Power wants your body softening in your chair and your emotions dissipating on the screen. Get outside. Put your body in unfamiliar places with unfamiliar people. Make new friends and march with them.
Dr. Timothy Snyder, On Tyranny: Twenty Lessons from the Twentieth Century
How many likes does it take to change the world?
For years, there has been ongoing debate as to whether “slacktivism” is helpful, or even perhaps harmful in the attempt to effect meaningful change. “Slacktivism” is defined by the Urban Dictionary as “The self-deluded idea that by liking, sharing, or retweeting something, you are helping out.”
Prior to the pandemic, it was widely felt that signing online petitions, forwarding emotionally charged information, and “raising consciousness” about injustice, conspiracies, and human crises were mostly ineffective actions. They could succeed somewhat in starting conversations, but without any real, physical follow-through, they were impotent. It was even argued that such actions reinforced complacency.
A June 2018 study conducted by Pew Research, found that the majority of Americans believed that activist websites were very or somewhat important for accomplishing a range of political goals, such as getting politicians to pay attention to issues (69% of Americans felt these platforms are important for this purpose) or creating sustained movements for social change (67%).
But a larger percentage of respondents said they believed social networking sites distract people from issues that are truly important, and 71% agreed with the assertion that “social media makes people believe they’re making a difference when they really aren’t.”
But that was before George Floyd and Breonna Taylor. And that was before a deadly global pandemic locked us down, turning the way we interact with one another completely upside down for the foreseeable future.
Clearly, the wave of rebellion against the intrinsic injustices and danger to our democracy being flaunted in the current status quo are not going to wait for the COVID-19 “all clear.”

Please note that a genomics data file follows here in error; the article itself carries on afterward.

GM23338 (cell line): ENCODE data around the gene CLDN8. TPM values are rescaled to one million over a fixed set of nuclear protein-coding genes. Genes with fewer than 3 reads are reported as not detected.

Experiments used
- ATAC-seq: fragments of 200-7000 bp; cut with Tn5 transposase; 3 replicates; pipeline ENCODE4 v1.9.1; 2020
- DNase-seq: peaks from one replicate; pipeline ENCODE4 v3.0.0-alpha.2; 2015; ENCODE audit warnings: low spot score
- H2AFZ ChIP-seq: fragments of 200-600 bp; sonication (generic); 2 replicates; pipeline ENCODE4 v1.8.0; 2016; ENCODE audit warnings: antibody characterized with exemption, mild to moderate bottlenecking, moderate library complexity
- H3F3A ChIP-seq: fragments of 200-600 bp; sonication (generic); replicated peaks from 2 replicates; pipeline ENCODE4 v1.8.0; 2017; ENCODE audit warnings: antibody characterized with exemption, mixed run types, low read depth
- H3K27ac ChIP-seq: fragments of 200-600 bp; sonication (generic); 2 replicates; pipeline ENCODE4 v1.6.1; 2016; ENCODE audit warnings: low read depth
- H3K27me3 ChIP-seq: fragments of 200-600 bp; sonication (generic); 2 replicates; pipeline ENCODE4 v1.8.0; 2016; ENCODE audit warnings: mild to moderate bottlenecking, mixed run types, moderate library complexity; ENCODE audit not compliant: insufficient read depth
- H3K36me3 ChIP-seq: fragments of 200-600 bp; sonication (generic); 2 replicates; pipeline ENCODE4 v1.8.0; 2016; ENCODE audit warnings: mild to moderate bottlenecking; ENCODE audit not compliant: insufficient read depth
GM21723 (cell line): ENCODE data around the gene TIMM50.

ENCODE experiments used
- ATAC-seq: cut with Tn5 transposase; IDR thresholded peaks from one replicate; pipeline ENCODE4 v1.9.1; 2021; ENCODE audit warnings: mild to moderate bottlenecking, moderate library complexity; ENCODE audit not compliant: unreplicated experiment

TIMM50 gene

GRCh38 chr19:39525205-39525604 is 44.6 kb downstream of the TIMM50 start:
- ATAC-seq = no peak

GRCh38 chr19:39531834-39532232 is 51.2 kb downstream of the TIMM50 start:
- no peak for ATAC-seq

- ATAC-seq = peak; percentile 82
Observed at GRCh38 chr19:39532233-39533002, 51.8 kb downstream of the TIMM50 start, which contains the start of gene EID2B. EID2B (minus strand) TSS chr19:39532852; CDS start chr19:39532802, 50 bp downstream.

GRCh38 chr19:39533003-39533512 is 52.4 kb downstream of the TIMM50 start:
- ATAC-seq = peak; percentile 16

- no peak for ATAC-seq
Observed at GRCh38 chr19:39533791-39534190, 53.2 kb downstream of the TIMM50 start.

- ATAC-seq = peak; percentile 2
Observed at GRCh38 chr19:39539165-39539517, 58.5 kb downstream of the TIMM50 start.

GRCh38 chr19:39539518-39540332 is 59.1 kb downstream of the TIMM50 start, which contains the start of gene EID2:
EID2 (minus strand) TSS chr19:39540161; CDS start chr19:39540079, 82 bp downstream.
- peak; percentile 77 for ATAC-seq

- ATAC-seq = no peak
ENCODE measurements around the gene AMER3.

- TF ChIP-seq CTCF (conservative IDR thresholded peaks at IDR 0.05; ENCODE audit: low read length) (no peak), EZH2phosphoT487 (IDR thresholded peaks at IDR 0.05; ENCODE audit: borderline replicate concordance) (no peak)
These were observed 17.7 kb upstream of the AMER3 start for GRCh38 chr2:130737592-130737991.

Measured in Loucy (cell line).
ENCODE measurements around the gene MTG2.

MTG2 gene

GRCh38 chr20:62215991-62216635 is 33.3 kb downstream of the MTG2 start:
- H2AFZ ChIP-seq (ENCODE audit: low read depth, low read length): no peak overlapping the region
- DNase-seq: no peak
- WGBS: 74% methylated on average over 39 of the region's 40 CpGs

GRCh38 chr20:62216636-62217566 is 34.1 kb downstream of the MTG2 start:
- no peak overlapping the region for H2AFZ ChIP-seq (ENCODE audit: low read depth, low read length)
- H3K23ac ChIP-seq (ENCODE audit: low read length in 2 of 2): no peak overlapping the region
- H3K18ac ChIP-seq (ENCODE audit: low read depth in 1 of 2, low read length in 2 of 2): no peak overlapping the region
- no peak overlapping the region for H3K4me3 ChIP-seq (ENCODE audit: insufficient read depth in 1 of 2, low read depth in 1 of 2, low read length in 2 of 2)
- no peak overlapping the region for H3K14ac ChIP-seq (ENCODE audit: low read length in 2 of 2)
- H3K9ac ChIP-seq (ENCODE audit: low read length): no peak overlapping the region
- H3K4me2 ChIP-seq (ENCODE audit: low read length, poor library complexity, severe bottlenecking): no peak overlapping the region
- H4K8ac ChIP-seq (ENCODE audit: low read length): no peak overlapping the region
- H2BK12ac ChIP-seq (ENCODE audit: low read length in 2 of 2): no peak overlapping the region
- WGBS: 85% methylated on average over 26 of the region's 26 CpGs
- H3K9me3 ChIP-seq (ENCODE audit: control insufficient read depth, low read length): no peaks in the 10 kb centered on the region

But the role of virtual organizing and activism is a mixed bag, as this Aug. 3 article in the New Yorker by Jane Hu notes –
The struggle in the public square has unfolded alongside a takeover of the virtual one. Amid cell-phone footage of protests and toppling statues, the Internet has been further inundated with what we might call activist media. Screenshots of bail-fund donations urging others to match continue to proliferate.
Protest guides, generated from years of on-the-ground activist experience, are readily shared over Twitter and Instagram, telling readers how to blur faces in photographs or aid in de-arrests. There are e-mail and phone-call templates, pre-scripted and mass-circulated.
Webinars about police abolition now constitute their own subgenre…
In “Twitter and Tear Gas: The Power and Fragility of Networked Protest,” from 2017, the sociologist Zeynep Tufekci examined how a “digitally networked public sphere” had come to shape social movements…
Whereas “older movements had to build their organizing capacity first,” Tufekci argued, “modern networked movements can scale up quickly and take care of all sorts of logistical tasks without building any substantial organizational capacity before the first protest or march.”
The speed afforded by such protest is, however, as much its peril as its promise. After a swift expansion, spontaneous movements are often prone to what Tufekci calls “tactical freezes.”
Because they are often leaderless, and can lack “both the culture and the infrastructure for making collective decisions,” they are left with little room to adjust strategies or negotiate demands.
At a more fundamental level, social media’s corporate infrastructure makes such movements vulnerable to coöptation and censorship.
Since “Twitter and Tear Gas,” the issues demanding our attention have become more urgent, or at least more visible. Add to that the pressures of distancing during the pandemic, and you get a spike in people turning to social media as a way to vent, organize, and inform regarding social issues like Black Lives Matter, eviction relief, police brutality, the repression of freedom of speech, and so on.
In this transformed world, these online actions have led to actual feet on the ground, bodies marching, voices speaking up in town halls and city councils, and other visible responses in the physical world.
But as the article goes on to warn:
As networked protest grows in scale and popularity, it still risks being hijacked by the mainstream. Any urgent circulation of information—the same memes filtering through your Instagram stories, the same looping images retweeted into your timeline—can be numbing, and any shift in the Overton window means that hegemony drifts with it…
The meme-ification of Breonna Taylor’s death—in which calls to arrest her killers are prefaced by mundane observations about, say, the weather—may be the most depressing example yet of how social media can trivialize a movement.